Seeds of hope
In 2008, some 860,000 seeds from nearly every one of the world’s countries were deposited in an underground vault carved into an Arctic mountainside. The Global Seed Vault, in remote Svalbard, 1,300 kilometers from the North Pole, was designed to protect the world’s crops from the worst natural disasters, nuclear war, and pandemic diseases. Even if the electricity supply to the storage system were to be cut, the vault would remain frozen and the seeds protected for another 200 years.
Why the elaborate precautions? This vault contains something far more precious than everything inside Fort Knox: our food.
As global diets start to look the same, we increasingly rely on few crop varieties, causing previous staples to become forgotten. Nowadays, wheat is popular across the globe, whereas millets have fallen out of favour. Already, the world has lost some 75 percent of crop varieties in the past century, according to the UN Food and Agriculture Organization, with a third of today’s diversity expected to be lost by 2050. The seed vault is there for when pests, disease, climate change or other disasters affect harvests.
Last month, the system was tested. Syria applied to withdraw seeds, including drought-tolerant varieties of wheat, barley, and grasses, to replace those lost during its ongoing war, which has killed around 250,000 people and displaced more than 11 million. The seeds will be sent.
As we move further into the Anthropocene, the new Age of Humans, we are leaving behind a world with a small human population, stable climate and plentiful resources. We are already more than seven billion-strong and heading toward 10 or 11 billion. Our climate is becoming more violent and unreliable, and we are running out of many resources. If we are to live in comfort and security as a global society, we need to bolster our defenses, and that means safeguarding the most valuable parts of the Holocene world.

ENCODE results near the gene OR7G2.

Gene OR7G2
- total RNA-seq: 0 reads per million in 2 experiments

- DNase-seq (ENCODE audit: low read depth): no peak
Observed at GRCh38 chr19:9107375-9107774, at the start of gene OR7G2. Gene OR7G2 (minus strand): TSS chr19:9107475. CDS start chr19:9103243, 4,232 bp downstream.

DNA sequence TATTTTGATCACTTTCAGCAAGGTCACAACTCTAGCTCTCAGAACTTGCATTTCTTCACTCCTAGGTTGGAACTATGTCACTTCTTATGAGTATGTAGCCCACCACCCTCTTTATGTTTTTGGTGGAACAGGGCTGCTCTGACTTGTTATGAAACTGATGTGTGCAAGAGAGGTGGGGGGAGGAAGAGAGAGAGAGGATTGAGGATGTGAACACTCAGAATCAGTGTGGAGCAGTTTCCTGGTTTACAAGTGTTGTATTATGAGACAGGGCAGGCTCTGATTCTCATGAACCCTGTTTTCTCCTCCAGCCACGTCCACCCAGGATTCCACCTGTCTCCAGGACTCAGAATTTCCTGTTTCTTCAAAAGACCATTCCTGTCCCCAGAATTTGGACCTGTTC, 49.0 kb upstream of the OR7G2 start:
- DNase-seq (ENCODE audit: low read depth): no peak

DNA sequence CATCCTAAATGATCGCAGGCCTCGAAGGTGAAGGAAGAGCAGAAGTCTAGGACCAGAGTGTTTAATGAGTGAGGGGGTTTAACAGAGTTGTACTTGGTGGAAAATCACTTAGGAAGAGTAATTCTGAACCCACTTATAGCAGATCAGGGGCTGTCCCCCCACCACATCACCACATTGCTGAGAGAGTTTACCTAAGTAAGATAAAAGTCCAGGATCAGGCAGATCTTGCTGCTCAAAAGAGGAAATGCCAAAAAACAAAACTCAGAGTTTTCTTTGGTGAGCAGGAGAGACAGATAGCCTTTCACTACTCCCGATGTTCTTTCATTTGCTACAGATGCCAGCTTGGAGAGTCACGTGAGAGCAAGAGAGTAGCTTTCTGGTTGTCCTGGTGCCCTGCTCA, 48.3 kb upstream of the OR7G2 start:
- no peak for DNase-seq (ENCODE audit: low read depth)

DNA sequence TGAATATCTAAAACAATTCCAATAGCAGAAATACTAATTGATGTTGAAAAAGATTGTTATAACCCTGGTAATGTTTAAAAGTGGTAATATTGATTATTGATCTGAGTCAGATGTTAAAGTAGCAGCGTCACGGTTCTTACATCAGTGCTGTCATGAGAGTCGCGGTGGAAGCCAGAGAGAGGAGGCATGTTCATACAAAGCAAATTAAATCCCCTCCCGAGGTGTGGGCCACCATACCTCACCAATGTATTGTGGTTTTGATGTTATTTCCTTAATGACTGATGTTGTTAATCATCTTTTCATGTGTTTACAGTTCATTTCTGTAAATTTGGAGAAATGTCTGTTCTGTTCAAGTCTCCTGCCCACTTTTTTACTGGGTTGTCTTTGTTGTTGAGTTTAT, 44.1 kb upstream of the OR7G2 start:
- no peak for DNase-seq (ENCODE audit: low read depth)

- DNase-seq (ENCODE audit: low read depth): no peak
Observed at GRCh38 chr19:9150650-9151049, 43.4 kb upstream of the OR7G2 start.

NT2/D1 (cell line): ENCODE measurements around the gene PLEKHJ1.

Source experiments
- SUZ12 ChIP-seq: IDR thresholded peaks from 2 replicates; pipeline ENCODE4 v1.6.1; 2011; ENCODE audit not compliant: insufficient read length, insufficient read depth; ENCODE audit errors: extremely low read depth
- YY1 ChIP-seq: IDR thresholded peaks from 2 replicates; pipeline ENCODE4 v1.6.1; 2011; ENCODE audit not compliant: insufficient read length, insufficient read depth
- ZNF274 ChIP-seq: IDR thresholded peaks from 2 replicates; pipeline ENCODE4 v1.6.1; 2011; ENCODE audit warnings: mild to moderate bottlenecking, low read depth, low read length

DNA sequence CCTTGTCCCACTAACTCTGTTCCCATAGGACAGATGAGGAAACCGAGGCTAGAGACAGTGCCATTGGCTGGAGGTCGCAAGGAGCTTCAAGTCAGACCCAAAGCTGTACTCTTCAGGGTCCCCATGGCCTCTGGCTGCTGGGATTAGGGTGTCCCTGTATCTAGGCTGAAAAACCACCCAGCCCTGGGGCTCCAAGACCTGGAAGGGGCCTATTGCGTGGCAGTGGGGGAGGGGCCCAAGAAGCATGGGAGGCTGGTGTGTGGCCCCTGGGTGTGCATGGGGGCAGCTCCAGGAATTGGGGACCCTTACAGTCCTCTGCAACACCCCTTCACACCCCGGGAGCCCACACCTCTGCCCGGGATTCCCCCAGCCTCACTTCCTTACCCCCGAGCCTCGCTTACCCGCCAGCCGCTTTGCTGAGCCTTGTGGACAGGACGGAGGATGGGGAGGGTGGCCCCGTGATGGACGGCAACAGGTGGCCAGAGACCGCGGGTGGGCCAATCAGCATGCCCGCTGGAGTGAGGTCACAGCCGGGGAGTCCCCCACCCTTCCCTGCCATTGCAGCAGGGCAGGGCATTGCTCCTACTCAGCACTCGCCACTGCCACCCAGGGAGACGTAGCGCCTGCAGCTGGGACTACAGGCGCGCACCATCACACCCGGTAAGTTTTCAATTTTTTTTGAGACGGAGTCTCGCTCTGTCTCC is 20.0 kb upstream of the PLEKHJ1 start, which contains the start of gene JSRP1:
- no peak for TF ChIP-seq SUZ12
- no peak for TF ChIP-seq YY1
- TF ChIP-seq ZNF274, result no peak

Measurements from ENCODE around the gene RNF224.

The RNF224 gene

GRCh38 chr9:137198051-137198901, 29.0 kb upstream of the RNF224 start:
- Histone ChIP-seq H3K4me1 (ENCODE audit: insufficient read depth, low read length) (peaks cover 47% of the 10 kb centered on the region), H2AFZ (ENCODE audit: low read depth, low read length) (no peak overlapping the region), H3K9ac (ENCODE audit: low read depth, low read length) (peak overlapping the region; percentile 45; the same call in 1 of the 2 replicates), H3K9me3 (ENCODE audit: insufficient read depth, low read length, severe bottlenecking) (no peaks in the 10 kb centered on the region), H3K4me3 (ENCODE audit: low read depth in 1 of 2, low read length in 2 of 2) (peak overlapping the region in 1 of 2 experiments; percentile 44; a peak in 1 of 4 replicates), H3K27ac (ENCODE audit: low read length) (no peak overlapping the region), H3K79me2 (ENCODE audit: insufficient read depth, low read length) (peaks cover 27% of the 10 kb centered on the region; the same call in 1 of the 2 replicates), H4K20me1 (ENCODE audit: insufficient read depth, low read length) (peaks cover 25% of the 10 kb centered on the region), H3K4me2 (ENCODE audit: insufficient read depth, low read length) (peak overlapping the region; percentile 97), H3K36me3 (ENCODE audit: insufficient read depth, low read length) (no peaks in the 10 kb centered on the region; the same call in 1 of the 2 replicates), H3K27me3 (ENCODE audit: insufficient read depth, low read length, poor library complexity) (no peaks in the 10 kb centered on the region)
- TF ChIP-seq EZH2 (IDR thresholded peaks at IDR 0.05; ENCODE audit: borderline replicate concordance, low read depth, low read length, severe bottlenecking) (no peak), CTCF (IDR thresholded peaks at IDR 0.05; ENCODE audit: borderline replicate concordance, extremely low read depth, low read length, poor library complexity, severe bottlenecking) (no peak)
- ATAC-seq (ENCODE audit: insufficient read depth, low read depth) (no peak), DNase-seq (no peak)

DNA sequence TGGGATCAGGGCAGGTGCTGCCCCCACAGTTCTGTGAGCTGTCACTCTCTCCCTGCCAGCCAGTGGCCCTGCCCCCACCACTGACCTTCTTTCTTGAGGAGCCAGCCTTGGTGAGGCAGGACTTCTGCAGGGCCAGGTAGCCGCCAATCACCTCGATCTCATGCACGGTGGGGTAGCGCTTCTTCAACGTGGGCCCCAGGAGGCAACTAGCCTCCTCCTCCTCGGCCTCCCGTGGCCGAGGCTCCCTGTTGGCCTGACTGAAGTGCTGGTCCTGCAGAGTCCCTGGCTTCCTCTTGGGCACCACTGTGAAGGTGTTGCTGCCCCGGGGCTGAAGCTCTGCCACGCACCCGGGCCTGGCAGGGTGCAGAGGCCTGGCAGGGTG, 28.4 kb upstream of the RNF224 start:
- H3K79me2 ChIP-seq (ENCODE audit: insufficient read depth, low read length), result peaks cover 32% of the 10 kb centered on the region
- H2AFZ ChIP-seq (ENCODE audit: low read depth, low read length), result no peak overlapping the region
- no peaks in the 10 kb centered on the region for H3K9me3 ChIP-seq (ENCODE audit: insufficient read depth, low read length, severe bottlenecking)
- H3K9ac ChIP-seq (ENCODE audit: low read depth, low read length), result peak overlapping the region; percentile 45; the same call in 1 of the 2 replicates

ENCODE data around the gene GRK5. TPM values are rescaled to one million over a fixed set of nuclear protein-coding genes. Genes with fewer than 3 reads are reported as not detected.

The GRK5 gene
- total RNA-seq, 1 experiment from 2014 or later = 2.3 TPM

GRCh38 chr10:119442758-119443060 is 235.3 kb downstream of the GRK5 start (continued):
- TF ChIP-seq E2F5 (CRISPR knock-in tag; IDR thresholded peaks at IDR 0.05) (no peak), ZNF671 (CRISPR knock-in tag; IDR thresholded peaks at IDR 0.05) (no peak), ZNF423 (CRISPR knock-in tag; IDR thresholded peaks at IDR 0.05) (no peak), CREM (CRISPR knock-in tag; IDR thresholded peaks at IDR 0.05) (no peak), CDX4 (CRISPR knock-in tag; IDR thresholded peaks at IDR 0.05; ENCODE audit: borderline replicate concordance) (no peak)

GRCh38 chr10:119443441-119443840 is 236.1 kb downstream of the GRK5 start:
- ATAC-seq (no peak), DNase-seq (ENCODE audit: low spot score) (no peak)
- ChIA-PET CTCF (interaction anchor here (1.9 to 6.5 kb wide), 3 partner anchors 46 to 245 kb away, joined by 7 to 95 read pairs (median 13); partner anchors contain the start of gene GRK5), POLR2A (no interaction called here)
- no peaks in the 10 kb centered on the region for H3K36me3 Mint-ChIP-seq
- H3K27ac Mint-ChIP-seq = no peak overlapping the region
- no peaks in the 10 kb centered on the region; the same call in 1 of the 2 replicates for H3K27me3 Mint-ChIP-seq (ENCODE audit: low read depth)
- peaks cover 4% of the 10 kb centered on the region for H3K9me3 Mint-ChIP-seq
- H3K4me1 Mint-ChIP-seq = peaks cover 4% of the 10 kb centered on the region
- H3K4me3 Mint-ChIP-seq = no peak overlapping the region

The difficulty is in deciding what is most valuable and how to preserve it. The rich variety of wildlife on our planet is under assault—we are perhaps heading into a mass extinction event that will eliminate some 75 percent of earth’s species. Like the seed bank, various initiatives are attempting to bank the genetic codes of some of these endangered species, perhaps for de-extinction when their habitable conditions can be restored.
What about today’s plentiful freshwater? Much of it is now locked up in glaciers, but as they melt, we are running out of free storage. With rivers being extracted faster than they are replenished, and lakes and aquifers drying up, we urgently need to bank our freshwater, too. Like the seed vault, underground storage would be best, to prevent evaporation. But building underground reservoirs is very costly and is certainly not being done on the scale required.
What about the other things we are in danger of losing, such as rare metals and minerals? Rather than throwing away metals in disposable products, we need to keep them circulating through reuse and recycling.
In truth, we cannot bank everything that is precious about our extraordinary world at this time in its life—nor, perhaps would we want to. The planet’s biology, chemistry and physics have always been in flux, even if we are currently witnessing a major upheaval—and even if it is because of us. There is beauty and usefulness in the changes that we humans are bringing. But there is also reason to be cautious and prepared. The Holocene has been good to us, with favourable conditions that enabled our incredible civilizations to flourish. The Anthropocene is an unknown quantity. But, as the Syrians are discovering to their relief, our capacity for foresight and wisdom to act may well prove our salvation in the challenging decades to come.